Football training in men with prostate cancer undergoing androgen deprivation therapy: activity profile and short-term skeletal and postural balance adaptations
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Jacob Uth, Therese Hornstrup, Jesper F Christensen, Karl Bang Christensen, Niklas R Jørgensen, Eva Wulff Helge, Jakob Friis Schmidt, Klaus Brasso, Jørn Wulff Helge, Markus Due Jakobsen, Lars Louis Andersen, Mikael Rahbek Rørth, Julie Midtgaard, Peter Krustrup
PURPOSE: To investigate the activity profile of football training and its short-term effects on bone mass, bone turnover markers (BTMs) and postural balance in men with prostate cancer (PCa) undergoing androgen deprivation therapy (ADT).
METHODS: This was a randomised 12-week study in which men with PCa undergoing ADT were assigned to a football intervention group [FTG, n = 29, 67 ± 7 (±SD) years] training 2‒3 times per week for 45‒60 min or to a control group (n = 28, 66 ± 5 years). The activity profile was measured using a 5-Hz GPS. The outcomes were total body and leg bone mineral content (BMC) and density, BTMs and postural balance.
RESULTS: In the last part of the 12 weeks, FTG performed 194 ± 41 accelerations and 296 ± 65 decelerations at >0.6 m/s/s and covered a distance of 905 ± 297 m at speeds >6 km/h and 2646 ± 705 m per training session. Analysis of baseline-to-12-week change scores showed between-group differences in favour of FTG in total body BMC [26.4 g, 95 % confidence interval (CI): 5.8-46.9 g, p = 0.013], leg BMC (13.8 g, 95 % CI: 7.0‒20.5 g, p < 0.001) and markers of bone formation: P1NP (36.6 µg/L, 95 % CI: 10.4‒62.8 µg/L, p = 0.008) and osteocalcin (8.6 µg/L, 95 % CI: 3.3‒13.8 µg/L, p < 0.01). The number of decelerations correlated to the increase in leg BMC (r = 0.65, p = 0.012). No between-group differences were observed for the remaining outcomes.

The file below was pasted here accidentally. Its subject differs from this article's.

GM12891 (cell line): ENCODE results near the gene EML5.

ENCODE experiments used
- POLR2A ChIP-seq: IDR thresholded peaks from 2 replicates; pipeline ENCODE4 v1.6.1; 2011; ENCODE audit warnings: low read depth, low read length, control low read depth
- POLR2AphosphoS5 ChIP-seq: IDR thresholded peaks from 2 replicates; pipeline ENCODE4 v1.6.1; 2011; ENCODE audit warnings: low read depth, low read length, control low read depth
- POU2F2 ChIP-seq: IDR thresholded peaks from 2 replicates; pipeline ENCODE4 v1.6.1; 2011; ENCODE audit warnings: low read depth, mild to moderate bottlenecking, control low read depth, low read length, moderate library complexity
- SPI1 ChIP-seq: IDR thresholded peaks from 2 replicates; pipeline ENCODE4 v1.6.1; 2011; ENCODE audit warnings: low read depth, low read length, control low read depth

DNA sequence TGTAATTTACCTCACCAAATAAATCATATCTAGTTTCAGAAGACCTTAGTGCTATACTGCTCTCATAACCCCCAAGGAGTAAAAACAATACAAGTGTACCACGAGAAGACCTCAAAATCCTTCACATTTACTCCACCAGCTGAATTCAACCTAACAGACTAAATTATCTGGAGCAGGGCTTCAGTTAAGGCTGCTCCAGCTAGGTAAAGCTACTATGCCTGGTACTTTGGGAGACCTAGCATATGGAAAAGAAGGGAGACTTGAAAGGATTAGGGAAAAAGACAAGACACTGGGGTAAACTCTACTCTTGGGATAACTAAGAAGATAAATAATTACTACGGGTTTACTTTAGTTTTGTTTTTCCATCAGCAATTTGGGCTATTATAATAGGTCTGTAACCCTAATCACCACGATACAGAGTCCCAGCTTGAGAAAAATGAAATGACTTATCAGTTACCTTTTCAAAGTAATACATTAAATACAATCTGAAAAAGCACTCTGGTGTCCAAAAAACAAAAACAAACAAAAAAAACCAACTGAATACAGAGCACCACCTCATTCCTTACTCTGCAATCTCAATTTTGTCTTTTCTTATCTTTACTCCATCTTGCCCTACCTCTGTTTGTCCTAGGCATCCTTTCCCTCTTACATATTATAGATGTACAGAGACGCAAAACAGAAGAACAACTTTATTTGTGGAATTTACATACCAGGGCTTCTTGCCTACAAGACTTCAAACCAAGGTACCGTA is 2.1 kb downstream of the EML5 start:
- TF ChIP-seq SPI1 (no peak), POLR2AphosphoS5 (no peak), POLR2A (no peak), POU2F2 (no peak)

CONCLUSION: Football training involves numerous runs, accelerations and decelerations, which may be linked to marked increases in bone formation markers and preserved bone mass in middle-aged and elderly men with PCa undergoing ADT.
TRIAL REGISTRATION: ClinicalTrials.gov: NCT01711892.
|Tidsskrift||European Journal of Applied Physiology|
|Status||Udgivet - 2016|
CURIS 2016 NEXS 059